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What to do When Your Child Lies


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Children lie. This is part of their normal development. Throughout childhood, children clarify boundaries by testing limits. Lying is one of the things that they test. Therefore, when your child lies you should not take it personally.

Although some children are capable of deceiving by age four, five years of age is when children commonly experiment with lying. However, lying usually does not signal a serious problem. Unless lying becomes habitual or compulsive, your child will grow out of it.

Problem of Lying

Some children have a greater tendency to lie than others. This is particularly true if the child sees others lie, or where he views lying as a way to protect himself from harm. Certain personality types also have a inclination to lie. Lying hurts the liar. Chronic or habitual liars rarely feel good about themselves. Lying may cause difficulties for the child at school and with their friends. It isolates him from those he loves and may disrupt family life.

Reasons Children Lie

Very young children are not yet able to distinguish fantasy from reality. Children this age have a very active imagination and cannot always differentiate between their imagination and what really happened. Also, children this age often appear to be lying when in actuality they have honestly forgotten what happened.

Around the age of 5 or 6 children develop a better understanding of the difference between fantasy and reality. At this age, children develop a conscience and understand that certain behaviors disappoint their parents. Children also begin to experience feelings of guilt when they do wrong. At this age a child may construct a lie to avoid punishment or disapproval.

Defiant Child
Disrepectful Child

By the age of 7 or 8, children can differentiate between fantasy and reality and usually tell the truth. At this age, children lie to avoid punishment or to avoid doing something unpleasant. They also begin to understand the concept of polite social lying. They may lie to spare someone's feelings. Lies at this age may also be a cry for help. A child who is very fearful or feels overwhelmed by school or some other area of his life, may lie in an attempt to deal with this pressure.

In adolescence, lying begins to take on a new significance. However, when an adolescent lies it is not always a sign of trouble. Teens may lie simply to protect their privacy or to establish their independence. They may also lie in "acceptable situations" such as not to hurt a friend's feelings or to avoid embarrassment. Of course, a teen may lie to avoid punishment or doing chores, or in order to get something that he can't get by telling the truth.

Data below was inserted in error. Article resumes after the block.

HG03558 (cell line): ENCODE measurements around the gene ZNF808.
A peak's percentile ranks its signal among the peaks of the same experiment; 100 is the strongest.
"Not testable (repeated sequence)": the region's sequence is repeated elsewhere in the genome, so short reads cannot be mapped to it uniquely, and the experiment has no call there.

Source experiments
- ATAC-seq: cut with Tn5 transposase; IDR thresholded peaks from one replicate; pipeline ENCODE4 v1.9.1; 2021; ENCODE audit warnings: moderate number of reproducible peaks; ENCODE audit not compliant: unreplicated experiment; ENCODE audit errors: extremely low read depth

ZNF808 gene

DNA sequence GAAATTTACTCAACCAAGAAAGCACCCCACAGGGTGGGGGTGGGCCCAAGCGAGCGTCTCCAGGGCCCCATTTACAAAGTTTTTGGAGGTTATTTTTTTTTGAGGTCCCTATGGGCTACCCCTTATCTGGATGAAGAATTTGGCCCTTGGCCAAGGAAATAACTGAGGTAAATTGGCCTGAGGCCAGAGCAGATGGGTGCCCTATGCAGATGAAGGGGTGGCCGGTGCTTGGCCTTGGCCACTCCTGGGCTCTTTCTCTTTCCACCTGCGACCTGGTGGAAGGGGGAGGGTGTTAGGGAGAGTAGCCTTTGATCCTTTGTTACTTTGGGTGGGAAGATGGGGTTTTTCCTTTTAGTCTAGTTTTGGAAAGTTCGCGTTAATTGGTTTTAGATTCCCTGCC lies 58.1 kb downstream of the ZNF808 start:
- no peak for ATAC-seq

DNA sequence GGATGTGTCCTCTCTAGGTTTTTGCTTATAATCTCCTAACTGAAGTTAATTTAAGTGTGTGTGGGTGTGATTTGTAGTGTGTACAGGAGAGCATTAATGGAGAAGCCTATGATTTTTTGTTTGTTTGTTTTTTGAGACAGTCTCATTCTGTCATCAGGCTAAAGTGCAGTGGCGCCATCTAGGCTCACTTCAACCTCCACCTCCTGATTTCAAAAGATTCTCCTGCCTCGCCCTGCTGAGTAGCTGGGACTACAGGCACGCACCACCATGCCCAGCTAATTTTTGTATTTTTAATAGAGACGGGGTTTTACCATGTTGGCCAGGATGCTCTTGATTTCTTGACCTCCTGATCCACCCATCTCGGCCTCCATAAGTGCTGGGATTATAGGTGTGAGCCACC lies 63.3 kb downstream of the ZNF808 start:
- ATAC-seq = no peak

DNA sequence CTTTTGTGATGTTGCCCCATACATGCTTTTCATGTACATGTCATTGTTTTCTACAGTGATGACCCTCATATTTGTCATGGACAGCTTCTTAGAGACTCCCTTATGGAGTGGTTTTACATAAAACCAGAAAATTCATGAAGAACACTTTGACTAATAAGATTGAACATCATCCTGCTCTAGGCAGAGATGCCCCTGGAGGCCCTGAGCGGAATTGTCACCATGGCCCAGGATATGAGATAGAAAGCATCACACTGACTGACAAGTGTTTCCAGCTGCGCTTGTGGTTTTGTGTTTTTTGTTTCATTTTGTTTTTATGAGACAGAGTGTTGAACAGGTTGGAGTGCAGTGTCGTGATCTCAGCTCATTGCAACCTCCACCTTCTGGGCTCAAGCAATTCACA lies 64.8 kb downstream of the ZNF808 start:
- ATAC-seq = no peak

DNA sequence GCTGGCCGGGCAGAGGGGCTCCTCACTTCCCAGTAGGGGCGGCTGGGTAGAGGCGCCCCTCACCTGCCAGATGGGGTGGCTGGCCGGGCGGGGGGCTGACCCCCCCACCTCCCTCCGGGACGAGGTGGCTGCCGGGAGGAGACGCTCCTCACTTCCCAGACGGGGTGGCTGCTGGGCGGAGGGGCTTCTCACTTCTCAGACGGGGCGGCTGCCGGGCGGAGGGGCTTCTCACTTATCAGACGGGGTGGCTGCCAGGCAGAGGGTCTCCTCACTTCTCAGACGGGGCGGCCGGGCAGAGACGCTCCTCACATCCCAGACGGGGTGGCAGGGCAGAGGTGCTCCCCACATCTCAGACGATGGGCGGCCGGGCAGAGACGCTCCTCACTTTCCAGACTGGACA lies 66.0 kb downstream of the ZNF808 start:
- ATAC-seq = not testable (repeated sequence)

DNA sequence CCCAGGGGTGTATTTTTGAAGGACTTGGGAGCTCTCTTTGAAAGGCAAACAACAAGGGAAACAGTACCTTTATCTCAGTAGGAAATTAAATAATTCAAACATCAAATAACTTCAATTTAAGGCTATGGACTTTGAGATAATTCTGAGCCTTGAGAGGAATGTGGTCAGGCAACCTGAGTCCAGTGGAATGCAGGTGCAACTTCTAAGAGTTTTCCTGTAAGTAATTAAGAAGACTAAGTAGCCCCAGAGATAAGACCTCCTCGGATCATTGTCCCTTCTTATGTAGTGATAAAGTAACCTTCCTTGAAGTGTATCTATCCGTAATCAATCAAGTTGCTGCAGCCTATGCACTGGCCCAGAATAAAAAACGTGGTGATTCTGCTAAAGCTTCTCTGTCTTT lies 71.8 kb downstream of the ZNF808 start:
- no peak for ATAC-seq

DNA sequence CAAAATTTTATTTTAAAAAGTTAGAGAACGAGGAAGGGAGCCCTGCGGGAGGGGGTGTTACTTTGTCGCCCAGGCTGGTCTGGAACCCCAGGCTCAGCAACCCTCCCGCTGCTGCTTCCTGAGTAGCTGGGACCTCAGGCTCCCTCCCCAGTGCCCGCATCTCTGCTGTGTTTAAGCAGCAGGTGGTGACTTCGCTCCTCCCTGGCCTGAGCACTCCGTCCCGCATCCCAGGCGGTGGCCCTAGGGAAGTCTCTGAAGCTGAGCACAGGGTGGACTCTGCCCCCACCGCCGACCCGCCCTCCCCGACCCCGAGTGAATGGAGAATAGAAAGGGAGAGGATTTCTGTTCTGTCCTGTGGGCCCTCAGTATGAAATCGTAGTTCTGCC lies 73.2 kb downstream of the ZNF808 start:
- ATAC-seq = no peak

How to Prevent Lying

Be a Good Role Model

  • You are the most important role models for your child. Tell the truth. Avoid little white lies.
  • Don't lie to your child to get him to listen to you.
  • Keep your word. Always explain and apologize if you must break a promise.

Encourage Truthfulness

  • Stress the importance of honesty at home.
  • Let your child know that you value truth.
  • Teach your child alternatives to lying.
  • Praise your child for telling the truth, particularly in situations where it is difficult for your child.
  • Create a safe family environment so that your child can express his feelings.
  • Don't accept excuses for lying.
  • Assume your child is telling the truth.

What to Do When Your Child Lies

  • Do not ignore lying.
  • Give your child a chance to confess.
  • Give appropriate consequences for lying.
  • Don't act spontaneously. Think out consequences for lying beforehand.

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  • Separate the punishment for lying from the punishment for whatever the lie was designed to conceal.
  • Have your child apologize.
  • Show your child how to repair the lie.
  • Don't lecture.

When Lying is a Problem

The following types of lying may indicate a more serious problem.

An older child or teen that lies:

  • To get attention.
  • Habitually as a way to deal with the demands of parents, teachers, and friends.
  • In order to take advantage of others.
  • To hide a more serious problem, such as a drug or alcohol problem.

What to Do About Problem Lying

If a child or adolescent develops a serious and repetitive pattern of lying, then you may need professional help. Have a child or adolescent psychiatrist evaluate your child. Based upon what you find you have several treatment options:

Individual counseling – This is particularly helpful if the lying is a cry for attention.

Family counseling – This is useful for families who feel that trust has been seriously damaged, or in cases where lying is something learned from other family members. Family therapy may be vital when the child lies in order to protect himself from harm.

Group therapy – This form of therapy helps where the child lies as a way of getting attention.

Assessment for a learning disability – Some children lie in order to cover up school difficulties. Lying may be an indication of a learning disability.


Lying is a normal part of childhood and rarely indicates a problem. Addressing lying early and appropriately will help prevent it from becoming a more serious concern. If your child has a difficulty with lying you need to be patient. Your child needs to know you care about him. Your child may have spent years to become a master of distorting the truth, exaggerating, and lying. It will take time for him to change his behavior.

Anthony Kane, MD
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